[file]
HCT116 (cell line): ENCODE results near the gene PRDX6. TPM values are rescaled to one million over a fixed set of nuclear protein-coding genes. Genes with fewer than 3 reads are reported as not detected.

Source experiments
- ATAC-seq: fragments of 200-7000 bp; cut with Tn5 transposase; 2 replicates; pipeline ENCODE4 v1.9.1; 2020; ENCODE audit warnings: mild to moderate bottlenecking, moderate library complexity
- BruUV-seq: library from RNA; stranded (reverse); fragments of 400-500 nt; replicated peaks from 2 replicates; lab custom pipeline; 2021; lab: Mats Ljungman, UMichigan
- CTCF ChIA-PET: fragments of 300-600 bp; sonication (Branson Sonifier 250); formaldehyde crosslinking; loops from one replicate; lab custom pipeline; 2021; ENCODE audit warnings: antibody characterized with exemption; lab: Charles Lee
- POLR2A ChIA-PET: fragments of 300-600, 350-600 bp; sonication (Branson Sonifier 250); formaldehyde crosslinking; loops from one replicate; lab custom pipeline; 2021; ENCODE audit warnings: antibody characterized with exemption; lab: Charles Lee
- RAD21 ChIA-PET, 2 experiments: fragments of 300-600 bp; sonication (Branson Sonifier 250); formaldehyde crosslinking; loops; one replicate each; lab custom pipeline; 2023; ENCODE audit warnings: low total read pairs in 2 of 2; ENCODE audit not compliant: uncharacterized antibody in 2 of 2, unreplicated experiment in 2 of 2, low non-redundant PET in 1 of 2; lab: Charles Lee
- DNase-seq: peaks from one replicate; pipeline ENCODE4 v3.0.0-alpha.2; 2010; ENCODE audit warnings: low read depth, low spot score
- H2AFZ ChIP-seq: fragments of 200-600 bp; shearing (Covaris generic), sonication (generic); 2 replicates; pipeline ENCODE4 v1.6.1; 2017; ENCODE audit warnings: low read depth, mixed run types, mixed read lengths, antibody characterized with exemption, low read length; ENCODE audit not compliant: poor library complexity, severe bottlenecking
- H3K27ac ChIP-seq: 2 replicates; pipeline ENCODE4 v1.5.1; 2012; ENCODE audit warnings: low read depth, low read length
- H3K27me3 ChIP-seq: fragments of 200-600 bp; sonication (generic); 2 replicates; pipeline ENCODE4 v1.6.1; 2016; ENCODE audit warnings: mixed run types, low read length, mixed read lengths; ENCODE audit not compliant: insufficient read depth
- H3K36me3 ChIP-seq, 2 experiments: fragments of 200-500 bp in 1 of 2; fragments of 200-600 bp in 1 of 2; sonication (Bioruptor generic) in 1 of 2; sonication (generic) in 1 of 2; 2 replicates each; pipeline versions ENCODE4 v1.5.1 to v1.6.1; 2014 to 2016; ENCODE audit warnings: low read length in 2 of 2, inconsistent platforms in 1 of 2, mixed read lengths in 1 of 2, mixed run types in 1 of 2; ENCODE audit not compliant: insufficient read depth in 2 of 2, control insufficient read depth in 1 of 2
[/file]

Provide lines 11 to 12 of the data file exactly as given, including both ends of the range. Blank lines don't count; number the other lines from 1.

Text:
- H3K27me3 ChIP-seq: fragments of 200-600 bp; sonication (generic); 2 replicates; pipeline ENCODE4 v1.6.1; 2016; ENCODE audit warnings: mixed run types, low read length, mixed read lengths; ENCODE audit not compliant: insufficient read depth
- H3K36me3 ChIP-seq, 2 experiments: fragments of 200-500 bp in 1 of 2; fragments of 200-600 bp in 1 of 2; sonication (Bioruptor generic) in 1 of 2; sonication (generic) in 1 of 2; 2 replicates each; pipeline versions ENCODE4 v1.5.1 to v1.6.1; 2014 to 2016; ENCODE audit warnings: low read length in 2 of 2, inconsistent platforms in 1 of 2, mixed read lengths in 1 of 2, mixed run types in 1 of 2; ENCODE audit not compliant: insufficient read depth in 2 of 2, control insufficient read depth in 1 of 2